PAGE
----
Chapter 1 – Concentration/Samadhi Pada – Part 18
Gaining Knowledge – Higher Truths, cont. – Yoga Sutras (1.49-1.51)
Overview: Most knowledge is commingled with words or other concepts, and thus the knowledge of the object is not really pure knowledge. This is the nature of most of our experiences. Like other experiences, Samadhi, or deep absorption leaves its impressions in the mind field. Like other impressions, these impressions also cause their subsequent effects. On the path of Self-realization, you systematically find attention moving past all of the levels of your being.
Yoga Sutra (1.49) – shruta anumana prajnabhyam anya-vishaya vishesha-arthatvat. Shrutameans heard or received. Anumana (lit. from the mind), inference, understanding, conclusion. Prajnabhyam means from those kinds of knowledge. Anya-vishaya (anya = different, vishaya = objects), of different objects. Vishesha-arthatvat means relating to particular or special objects, purpose, or significance.
Translated this means – Consciousness is characterized by a special relationship to the object. This relationship exceeds the bounds of knowledge that has been thus far received and followed.
In other words, that knowing is different from the knowledge that is intermingled with testimony or through inference. It relates directly to the specifics of the object, rather than to the representative words or other concepts.
Commentary: The focus of nirvichara samadhi is directed toward an object with a special or particular purpose. That object is the deepest Self, and its special purpose will be more fully revealed in sutras 1.50 and 1.51.
The Bhagavad-Gita implies that knowledge gained through scripture and logic (inference) is an important tool. But the importance of this tool should not be confused with what is crafted from it. Krishna says that for those “who know,” scriptural knowledge is like a well in a land deluged by fresh water. When we strengthen the connection to our true Self, our divine core, we learn to see that divinity in everything that surrounds us.
Yoga Sutra (1.50) – tajjah samskarah anya samskara paribandhi. Tajjah means from this. Samskarah means deep impressions or tendencies. Anya is other, different. Samskara means deep impressions or tendencies. Paribandhi means to prevent or obstruct.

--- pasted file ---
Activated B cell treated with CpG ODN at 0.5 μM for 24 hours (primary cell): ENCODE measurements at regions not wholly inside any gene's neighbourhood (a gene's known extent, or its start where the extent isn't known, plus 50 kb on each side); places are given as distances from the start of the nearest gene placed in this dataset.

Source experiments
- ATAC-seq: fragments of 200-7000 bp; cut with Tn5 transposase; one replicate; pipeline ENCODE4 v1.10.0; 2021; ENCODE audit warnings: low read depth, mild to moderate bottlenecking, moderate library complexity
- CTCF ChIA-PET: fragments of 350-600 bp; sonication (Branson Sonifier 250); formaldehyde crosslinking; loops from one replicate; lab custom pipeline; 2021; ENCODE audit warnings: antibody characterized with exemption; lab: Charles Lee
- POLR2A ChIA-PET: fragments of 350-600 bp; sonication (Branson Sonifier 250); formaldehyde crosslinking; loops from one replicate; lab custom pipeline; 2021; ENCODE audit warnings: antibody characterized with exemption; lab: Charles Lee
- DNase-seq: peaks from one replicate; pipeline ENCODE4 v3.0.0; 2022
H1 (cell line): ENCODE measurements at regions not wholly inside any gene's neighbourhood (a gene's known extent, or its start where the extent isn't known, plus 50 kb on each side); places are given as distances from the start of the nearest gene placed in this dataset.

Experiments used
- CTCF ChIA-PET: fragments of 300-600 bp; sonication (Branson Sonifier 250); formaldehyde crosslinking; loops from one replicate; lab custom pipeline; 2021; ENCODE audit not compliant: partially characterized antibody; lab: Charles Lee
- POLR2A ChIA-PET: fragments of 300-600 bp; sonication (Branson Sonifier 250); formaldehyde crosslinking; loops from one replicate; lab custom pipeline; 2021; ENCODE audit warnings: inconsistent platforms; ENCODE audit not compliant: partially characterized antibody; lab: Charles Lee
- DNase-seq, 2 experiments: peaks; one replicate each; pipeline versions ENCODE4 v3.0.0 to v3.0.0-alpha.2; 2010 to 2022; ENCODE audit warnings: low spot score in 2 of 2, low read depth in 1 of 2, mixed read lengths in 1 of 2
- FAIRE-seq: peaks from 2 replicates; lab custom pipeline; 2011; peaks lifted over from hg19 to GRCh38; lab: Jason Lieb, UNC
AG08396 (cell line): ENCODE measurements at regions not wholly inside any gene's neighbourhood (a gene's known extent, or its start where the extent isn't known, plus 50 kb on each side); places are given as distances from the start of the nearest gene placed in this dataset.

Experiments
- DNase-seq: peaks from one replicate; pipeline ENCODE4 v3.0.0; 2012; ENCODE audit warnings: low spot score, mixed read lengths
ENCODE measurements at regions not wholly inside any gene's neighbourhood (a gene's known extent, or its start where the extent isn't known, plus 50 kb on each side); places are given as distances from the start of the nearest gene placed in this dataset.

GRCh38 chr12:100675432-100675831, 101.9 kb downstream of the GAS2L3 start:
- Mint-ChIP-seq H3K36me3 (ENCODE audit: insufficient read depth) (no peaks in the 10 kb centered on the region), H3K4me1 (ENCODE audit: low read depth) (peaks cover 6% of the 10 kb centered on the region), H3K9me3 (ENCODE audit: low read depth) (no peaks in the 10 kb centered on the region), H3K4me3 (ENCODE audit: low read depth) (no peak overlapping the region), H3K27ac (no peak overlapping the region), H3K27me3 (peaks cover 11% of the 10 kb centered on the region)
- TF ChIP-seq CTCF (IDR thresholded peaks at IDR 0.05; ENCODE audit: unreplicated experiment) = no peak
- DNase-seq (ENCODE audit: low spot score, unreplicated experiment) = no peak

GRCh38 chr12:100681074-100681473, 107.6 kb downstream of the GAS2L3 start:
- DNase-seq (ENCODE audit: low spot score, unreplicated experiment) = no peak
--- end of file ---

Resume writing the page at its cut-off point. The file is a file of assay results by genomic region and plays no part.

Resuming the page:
Translation – This type of knowledge is filled with truth and creates latent impressions in the chitta (mind-field). Those new impressions tend to reduce the formation of other less important or useful forms of habitual latent impressions. Put more simply, this experience gives rise to impressions (samskaras) that supplants other impressions (samskaras).
Commentary: Anya samskara (other impressions) gives a perspective to contrast this new sense of being with all that we’ve known before, and pratibandhi, from prati (in opposition to) and bandh (to bind, lock) is the “wiping out” or “exclusion” of these habitual ways of thinking and being from our future experiences.
Yoga Sutra (1.51) – tasya api nirodhe sarva nirodhat nirbijah samadhih. Tasya is of that. Api means too or also. Nirodhe means to become calm, tranquil. Sarva is of all or from everything. Nirodhat means control, regulation. Nirbijah is lacking seed, seedless; Samadhih (from Samadhi) deep absorption in meditation, bliss.
Translated to mean – Eventually, even these latent impressions (mentioned in sutra 1.50) from truth based on knowledge recede along with the other (inferior) impressions. Then there is concentration free from objects. Once nirbiija samadhi is attained, even these impressions will become tranquil and then everything has become tranquil.
This sutra (1.51) is the final and climactic sutra of Pada (book) #1 and for some may be a “hard pill to swallow.” Especially those who have earnestly studied Patanjali’s preceding ideas and attempted to put them into regular practice. In these last few sutras, Patanjali informs us that we must put aside our highest, hard-fought-for achievements if we wish to reach the final goal.
This concludes chapter (book) 1 of 4 – Patanjali’s Yoga Sutras.